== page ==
Last Friday, Julie Bishop “dared to show her face” at Sydney University following the budget release on Tuesday evening.
I use the word “dared” as that is the way she was perceived – not only by the people on campus at the time, but also in later recounts of the experience on social media. Christopher Pyne called it an ‘assault’.
She was mobbed, in fact the word used by the press was “accosted,” and I was personally disgusted. I was obviously disappointed in the behaviour of the university students – it seemed like a misguided attempt at a protest. In actuality, it was simply an act of intimidation and aggressive bullying. I thought (hoped) it was likely to be just a one-off incident. I remembered the outrage was palpable when a sandwich was thrown at ex-Prime Minister Julia Gillard – yet, when directed at Coalition MP’s, it seems this behaviour is more palatable for the general public.
Then the news hit that ex-Liberal MP Sophie Mirabella was targeted by protesters when visiting Melbourne University, where she is an academic fellow. Herein lies the crux of my issue with how these protests are being conducted: they just sound like violent, angry voices. Surely it is completely unacceptable to accost a person, even if it is someone you feel is the antithesis of who you are politically? Surely, people cannot defend these actions under the guise of “free speech” and democracy? Please also note, I am not standing up for Julie Bishop, Sophie Mirabella or the 2014 budget. I understand people are scared. I know people feel they currently have no control in this or right of reply.
Hearing about the March in May protest that occurred on Sunday, I thought it fantastic that Australians were taking a stand against what they believe is unacceptable behaviour by the Coalition and its unacceptable budget cuts. If you don’t agree with the budget, and believe me I don’t agree with aspects of it, Australians should have the right of reply and it will be interesting to see what policies actually come into fruition. However, physically intimidating a member because they dared exercise their democratic right to speak on behalf of their political party is not protesting.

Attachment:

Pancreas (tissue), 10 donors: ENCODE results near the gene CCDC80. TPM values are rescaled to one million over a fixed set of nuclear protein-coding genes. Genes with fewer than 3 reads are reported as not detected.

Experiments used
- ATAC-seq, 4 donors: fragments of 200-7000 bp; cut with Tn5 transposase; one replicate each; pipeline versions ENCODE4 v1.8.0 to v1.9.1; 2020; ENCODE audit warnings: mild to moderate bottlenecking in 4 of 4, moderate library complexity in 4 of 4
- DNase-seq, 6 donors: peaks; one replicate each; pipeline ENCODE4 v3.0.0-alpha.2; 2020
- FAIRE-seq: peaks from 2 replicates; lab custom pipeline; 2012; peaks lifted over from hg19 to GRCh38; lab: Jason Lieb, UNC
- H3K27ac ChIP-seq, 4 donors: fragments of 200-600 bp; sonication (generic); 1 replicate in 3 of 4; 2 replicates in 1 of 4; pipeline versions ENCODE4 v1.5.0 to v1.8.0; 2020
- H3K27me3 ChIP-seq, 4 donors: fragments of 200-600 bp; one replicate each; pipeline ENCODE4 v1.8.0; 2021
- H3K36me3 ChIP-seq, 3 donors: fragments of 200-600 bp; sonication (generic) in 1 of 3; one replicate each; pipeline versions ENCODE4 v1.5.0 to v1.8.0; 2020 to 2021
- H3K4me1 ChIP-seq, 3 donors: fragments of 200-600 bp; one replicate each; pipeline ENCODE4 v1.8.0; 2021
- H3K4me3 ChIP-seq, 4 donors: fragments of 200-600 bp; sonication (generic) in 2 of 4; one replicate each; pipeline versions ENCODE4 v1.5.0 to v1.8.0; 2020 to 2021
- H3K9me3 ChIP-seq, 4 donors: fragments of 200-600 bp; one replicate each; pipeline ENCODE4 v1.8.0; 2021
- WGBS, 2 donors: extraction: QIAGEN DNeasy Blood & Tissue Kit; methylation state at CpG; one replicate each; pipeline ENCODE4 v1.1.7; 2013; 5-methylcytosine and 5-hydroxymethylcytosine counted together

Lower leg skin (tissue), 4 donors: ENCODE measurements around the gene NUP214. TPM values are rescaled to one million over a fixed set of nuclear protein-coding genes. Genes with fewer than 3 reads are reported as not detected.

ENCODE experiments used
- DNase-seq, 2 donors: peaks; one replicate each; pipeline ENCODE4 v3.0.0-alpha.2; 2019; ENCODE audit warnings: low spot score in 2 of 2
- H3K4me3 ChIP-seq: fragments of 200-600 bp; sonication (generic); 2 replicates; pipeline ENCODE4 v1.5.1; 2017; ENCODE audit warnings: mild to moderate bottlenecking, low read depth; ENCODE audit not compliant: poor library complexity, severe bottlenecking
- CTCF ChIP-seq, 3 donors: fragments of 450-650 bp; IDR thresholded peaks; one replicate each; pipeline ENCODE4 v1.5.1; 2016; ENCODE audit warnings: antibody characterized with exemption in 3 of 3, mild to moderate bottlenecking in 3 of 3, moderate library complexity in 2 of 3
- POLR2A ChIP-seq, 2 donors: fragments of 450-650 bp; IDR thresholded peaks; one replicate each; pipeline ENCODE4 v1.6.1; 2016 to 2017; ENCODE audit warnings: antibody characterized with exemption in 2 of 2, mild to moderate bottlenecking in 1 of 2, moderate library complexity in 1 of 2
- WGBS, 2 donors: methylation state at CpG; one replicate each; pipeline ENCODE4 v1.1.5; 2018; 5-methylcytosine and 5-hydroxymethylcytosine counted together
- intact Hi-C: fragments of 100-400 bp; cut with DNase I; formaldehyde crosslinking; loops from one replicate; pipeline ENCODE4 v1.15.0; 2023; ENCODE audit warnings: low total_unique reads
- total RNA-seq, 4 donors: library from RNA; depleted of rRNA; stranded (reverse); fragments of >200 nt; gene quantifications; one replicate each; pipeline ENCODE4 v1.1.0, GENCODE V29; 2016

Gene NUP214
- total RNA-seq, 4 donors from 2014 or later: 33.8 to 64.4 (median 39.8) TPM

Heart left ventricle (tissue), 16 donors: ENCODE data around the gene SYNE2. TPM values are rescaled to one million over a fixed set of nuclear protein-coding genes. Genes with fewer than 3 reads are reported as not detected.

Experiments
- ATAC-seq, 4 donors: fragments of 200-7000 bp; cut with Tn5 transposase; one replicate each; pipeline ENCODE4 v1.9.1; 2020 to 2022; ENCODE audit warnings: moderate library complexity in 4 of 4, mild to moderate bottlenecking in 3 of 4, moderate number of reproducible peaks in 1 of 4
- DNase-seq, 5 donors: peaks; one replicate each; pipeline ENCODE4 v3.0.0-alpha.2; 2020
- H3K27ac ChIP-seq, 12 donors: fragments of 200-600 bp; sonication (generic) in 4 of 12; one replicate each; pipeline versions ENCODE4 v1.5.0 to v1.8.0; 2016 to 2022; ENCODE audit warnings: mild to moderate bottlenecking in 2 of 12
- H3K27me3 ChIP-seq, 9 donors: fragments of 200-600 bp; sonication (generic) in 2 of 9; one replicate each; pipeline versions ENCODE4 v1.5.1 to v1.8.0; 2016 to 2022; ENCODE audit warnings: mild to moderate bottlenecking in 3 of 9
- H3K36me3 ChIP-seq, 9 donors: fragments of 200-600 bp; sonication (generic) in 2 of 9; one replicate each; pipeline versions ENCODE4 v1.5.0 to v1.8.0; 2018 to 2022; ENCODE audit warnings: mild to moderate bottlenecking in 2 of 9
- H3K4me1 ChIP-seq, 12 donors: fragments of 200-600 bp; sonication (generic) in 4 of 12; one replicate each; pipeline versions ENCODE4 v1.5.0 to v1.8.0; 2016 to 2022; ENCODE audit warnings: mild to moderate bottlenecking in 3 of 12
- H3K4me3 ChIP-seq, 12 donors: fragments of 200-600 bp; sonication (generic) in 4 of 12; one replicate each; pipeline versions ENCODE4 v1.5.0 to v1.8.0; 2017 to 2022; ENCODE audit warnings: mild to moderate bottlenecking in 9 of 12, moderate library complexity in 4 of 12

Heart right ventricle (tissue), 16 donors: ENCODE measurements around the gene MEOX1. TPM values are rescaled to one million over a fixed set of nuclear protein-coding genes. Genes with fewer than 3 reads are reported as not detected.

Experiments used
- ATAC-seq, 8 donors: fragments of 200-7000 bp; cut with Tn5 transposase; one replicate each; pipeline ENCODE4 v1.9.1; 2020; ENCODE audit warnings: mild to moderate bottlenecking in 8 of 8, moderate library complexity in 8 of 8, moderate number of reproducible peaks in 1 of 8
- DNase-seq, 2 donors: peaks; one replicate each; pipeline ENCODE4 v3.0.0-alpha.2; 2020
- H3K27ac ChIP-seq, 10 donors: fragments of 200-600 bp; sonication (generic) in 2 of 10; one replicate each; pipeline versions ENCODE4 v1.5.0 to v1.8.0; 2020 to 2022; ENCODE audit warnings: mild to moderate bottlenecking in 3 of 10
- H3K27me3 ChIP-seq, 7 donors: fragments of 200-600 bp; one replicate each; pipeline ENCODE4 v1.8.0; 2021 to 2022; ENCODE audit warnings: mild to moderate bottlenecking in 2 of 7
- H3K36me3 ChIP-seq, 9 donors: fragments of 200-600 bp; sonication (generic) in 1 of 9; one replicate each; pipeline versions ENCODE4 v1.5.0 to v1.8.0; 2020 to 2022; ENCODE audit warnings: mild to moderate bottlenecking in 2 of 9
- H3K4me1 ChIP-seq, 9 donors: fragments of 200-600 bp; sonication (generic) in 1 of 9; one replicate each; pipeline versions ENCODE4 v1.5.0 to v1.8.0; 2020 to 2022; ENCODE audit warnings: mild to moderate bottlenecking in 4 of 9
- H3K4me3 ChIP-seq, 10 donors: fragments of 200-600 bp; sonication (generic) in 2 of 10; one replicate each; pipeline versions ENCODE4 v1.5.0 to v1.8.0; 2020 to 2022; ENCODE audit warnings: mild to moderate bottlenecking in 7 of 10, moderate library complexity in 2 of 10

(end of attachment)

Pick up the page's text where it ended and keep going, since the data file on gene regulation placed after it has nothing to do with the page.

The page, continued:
It’s called assault.
I think it is also funny, that the same people who are happy to accost another person publicly while they are carrying out their political duties will also similarly publicly denounce Christopher Pyne for (allegedly) saying the “C word” in parliament, while if a member of the party these people align with had said it, I would imagine the Facebook shares would be more along the lines of “What a champion,” cos you know, ‘straya.
I am not saying that we should accept what the Coalition is doing quietly. I know many are disgusted, while others feel the budget is leading Australia in a better direction. I am not suggesting anyone diffuse their passion – I am simply suggesting directing your passion and getting the attention many want in a way that actually garners results. Instead of kicking, screaming and spitting at an MP, how about finding ways to lead change, or at least contribute in a smarter way?
These are the same frustrations I had at those claiming Tony Abbott stood there with a sign saying “Ditch the Bitch”, then the story changed slightly to “Ditch the Witch”, and then as it turned out, it was his supporters holding the sign – terrible, but I just want to hear the facts, that is all – from both sides.
However, I just don’t know in what warped world that it is less justifiable than the “Kill Abbott” signs.
Are we serious here?
I actually don’t care what your sign says, sometimes they are ridiculously funny, sometimes they are just ridiculously offensive and combative – but regardless, people have the right to hold that damn sign up.
What I don’t believe people have the right to do, is bully, intimidate and swarm others. Violence is unacceptable and is never okay, whatever political persuasion you align with.
Make your voice heard!
Be the vigilante you so desperately want to be!
But don’t be a bloody violent dickhead.